Imagine living in an 11×11 foot room for all of your life with nothing but a soundproof sky-light and an old television as windows to the outside world. Imagine that your only friends are the furniture and occasional insects that inhabit this room.
This is the setting for 5-year-old narrator Jack and his Ma in Emma Donoghue’s
Man Booker Prize winning novel, Room.
The reader is invited into Jack’s world on his fifth birthday, and one gets a glimpse
of the horror of their situation and the undeniable bond of love between a mother
and her child. Jack is an extremely intelligent and curious child and his mother has
realized now that Jack has turned five and has even more questions than ever that it is time for her to tell him the truth about her kidnapping and his subsequent birth at the hands of their captor, “Old Nick.”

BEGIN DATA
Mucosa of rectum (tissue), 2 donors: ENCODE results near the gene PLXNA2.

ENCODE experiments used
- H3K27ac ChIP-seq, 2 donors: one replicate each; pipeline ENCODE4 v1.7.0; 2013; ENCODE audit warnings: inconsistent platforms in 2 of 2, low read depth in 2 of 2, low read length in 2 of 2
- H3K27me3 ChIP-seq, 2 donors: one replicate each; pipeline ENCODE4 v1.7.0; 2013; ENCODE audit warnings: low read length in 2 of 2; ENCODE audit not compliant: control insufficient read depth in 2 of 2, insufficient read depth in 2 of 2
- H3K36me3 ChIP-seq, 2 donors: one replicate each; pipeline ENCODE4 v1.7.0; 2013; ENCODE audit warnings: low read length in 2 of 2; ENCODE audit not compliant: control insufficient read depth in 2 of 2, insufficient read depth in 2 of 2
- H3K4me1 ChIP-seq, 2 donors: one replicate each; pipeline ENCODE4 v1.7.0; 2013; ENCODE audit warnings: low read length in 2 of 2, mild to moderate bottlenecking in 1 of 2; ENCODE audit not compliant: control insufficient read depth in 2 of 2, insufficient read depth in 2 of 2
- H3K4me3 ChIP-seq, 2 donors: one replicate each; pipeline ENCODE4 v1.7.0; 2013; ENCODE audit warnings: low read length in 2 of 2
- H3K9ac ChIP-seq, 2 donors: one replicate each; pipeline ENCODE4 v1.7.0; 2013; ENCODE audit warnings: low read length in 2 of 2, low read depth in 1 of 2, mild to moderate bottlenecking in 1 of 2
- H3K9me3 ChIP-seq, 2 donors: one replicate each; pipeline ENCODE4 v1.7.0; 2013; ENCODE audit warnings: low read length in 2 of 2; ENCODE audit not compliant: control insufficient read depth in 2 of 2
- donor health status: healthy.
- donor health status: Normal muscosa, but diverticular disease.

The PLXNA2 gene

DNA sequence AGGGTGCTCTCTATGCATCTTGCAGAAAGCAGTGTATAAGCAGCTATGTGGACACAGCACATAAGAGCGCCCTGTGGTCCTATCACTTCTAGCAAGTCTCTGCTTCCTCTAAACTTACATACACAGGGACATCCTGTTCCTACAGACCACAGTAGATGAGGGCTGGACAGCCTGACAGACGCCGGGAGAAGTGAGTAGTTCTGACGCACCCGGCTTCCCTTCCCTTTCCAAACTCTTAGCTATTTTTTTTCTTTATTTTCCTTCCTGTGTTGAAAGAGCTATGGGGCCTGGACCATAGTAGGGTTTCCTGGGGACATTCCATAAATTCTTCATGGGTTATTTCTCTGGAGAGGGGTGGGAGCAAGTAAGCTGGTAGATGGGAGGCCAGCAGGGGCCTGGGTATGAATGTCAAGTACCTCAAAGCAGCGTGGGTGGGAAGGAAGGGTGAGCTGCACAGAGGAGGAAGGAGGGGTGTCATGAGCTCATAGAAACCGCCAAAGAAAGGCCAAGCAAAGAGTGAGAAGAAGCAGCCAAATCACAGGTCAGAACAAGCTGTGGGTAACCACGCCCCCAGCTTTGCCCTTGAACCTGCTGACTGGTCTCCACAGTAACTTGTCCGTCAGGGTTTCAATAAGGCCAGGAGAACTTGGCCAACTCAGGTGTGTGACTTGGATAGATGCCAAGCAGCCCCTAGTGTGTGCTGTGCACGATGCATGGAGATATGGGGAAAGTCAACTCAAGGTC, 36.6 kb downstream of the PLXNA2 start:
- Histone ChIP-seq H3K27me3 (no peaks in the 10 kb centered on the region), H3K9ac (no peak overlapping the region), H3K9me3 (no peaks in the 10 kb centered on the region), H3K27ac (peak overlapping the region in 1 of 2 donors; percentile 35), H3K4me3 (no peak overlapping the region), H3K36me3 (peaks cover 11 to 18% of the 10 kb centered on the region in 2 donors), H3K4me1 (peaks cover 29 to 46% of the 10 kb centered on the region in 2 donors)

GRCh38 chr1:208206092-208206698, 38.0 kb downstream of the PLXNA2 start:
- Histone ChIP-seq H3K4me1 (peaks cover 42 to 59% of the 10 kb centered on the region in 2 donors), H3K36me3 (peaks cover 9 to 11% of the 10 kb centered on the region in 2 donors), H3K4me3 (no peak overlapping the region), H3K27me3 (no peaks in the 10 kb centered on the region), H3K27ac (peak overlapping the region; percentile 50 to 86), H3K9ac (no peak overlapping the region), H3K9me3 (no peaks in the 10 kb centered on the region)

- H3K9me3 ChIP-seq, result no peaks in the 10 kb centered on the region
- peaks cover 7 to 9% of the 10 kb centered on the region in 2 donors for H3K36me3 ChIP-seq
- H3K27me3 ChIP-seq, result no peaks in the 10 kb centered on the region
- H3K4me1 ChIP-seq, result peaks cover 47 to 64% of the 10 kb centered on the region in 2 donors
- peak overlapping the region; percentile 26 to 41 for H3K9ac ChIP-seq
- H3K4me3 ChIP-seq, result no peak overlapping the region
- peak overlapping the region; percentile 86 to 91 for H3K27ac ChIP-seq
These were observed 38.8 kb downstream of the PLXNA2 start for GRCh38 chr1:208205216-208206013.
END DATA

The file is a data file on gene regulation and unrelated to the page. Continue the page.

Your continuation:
To complicate matters further, Ma has told Jack for his whole life, in an effort to make his situation more bearable, that the people, things and places he has seen on television and read in his collection of five books are all make believe. Now Jack has to struggle with the reality of his existence in a world much larger than the confines of Room.
Room is a beautiful and poignant look at the human will to survive and the deep bond between a mother and child and the lengths that they will go to for each other.